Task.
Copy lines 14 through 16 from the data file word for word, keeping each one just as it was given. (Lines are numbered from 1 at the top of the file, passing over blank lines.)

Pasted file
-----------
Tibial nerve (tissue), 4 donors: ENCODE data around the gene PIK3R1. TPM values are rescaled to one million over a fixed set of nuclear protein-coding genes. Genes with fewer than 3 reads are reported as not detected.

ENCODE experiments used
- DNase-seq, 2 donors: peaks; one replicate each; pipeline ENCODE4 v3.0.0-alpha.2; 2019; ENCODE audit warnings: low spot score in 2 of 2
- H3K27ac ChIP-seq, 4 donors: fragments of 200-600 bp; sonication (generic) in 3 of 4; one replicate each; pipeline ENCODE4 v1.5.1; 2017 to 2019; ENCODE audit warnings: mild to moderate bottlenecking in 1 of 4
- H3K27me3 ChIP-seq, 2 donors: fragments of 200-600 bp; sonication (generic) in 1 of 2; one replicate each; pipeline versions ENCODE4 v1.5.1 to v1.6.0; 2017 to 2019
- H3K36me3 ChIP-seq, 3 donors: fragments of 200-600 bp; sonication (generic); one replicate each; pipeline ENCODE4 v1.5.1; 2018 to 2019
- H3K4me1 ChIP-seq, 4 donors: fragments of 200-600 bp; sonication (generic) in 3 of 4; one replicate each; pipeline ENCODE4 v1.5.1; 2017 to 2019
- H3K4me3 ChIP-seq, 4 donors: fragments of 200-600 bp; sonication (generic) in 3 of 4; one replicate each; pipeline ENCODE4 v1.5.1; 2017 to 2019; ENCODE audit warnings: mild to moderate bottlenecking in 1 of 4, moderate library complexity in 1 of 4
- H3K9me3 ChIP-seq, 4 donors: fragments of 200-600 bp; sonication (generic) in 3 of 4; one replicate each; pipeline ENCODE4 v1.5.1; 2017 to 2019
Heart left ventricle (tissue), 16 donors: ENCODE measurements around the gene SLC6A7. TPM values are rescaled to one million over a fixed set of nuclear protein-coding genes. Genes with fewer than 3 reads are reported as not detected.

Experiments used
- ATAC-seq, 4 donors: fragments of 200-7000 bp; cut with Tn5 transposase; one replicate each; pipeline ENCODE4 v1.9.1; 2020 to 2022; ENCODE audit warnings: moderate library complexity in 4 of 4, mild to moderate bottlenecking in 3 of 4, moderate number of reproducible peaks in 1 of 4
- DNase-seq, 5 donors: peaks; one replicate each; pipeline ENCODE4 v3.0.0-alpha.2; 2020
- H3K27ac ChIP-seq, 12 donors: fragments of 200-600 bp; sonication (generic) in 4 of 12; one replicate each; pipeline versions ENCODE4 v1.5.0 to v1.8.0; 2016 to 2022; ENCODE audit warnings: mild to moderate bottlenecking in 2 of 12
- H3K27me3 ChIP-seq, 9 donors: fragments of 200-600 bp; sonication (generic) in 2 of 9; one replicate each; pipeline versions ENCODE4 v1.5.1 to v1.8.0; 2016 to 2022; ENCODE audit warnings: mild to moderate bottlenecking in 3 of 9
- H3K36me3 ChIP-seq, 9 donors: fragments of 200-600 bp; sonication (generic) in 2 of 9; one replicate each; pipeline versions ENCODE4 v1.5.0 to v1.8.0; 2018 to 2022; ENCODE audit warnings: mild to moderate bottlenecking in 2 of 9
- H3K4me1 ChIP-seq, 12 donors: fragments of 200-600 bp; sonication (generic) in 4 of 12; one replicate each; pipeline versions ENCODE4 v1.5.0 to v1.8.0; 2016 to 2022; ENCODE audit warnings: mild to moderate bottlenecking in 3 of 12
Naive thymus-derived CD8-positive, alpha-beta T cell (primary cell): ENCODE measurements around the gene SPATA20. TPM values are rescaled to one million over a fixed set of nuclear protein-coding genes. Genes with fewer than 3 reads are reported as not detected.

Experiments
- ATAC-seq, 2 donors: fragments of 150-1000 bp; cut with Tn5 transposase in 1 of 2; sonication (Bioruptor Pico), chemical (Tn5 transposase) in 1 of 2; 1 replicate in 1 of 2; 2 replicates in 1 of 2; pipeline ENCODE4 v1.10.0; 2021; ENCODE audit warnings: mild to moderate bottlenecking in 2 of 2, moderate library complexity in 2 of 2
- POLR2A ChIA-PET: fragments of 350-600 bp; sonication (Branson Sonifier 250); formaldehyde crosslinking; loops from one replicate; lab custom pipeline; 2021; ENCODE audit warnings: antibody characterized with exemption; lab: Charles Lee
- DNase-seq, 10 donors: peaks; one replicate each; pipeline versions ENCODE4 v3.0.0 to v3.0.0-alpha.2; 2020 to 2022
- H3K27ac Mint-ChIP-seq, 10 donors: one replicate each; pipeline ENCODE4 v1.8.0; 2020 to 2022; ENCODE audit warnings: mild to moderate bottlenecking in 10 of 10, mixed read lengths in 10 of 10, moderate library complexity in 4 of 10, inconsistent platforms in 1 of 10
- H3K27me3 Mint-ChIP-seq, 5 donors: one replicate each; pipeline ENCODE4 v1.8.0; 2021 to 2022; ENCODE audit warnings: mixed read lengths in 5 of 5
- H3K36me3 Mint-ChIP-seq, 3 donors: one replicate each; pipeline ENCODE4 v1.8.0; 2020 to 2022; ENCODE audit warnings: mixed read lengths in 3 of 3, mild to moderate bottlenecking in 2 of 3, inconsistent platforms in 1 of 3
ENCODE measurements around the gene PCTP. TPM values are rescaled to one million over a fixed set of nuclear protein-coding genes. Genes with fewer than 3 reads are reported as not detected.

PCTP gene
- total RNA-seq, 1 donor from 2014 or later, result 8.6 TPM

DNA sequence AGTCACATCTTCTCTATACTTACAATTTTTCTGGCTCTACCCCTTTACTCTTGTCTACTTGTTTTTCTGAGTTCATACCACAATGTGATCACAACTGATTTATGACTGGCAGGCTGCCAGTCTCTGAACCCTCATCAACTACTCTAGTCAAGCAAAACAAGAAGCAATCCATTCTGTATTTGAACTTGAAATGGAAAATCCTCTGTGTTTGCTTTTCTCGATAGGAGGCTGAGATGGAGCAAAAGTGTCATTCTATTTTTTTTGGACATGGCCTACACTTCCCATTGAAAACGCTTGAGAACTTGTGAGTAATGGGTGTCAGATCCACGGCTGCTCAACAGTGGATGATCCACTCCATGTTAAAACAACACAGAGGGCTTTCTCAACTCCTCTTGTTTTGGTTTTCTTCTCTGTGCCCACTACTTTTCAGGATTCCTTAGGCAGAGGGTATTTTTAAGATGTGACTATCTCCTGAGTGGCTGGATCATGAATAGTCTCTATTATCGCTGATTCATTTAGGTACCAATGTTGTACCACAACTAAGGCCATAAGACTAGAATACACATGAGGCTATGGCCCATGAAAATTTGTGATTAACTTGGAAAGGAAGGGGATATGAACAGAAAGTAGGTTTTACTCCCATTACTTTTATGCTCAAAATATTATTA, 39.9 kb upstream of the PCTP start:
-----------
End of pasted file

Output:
- H3K27ac ChIP-seq, 12 donors: fragments of 200-600 bp; sonication (generic) in 4 of 12; one replicate each; pipeline versions ENCODE4 v1.5.0 to v1.8.0; 2016 to 2022; ENCODE audit warnings: mild to moderate bottlenecking in 2 of 12
- H3K27me3 ChIP-seq, 9 donors: fragments of 200-600 bp; sonication (generic) in 2 of 9; one replicate each; pipeline versions ENCODE4 v1.5.1 to v1.8.0; 2016 to 2022; ENCODE audit warnings: mild to moderate bottlenecking in 3 of 9
- H3K36me3 ChIP-seq, 9 donors: fragments of 200-600 bp; sonication (generic) in 2 of 9; one replicate each; pipeline versions ENCODE4 v1.5.0 to v1.8.0; 2018 to 2022; ENCODE audit warnings: mild to moderate bottlenecking in 2 of 9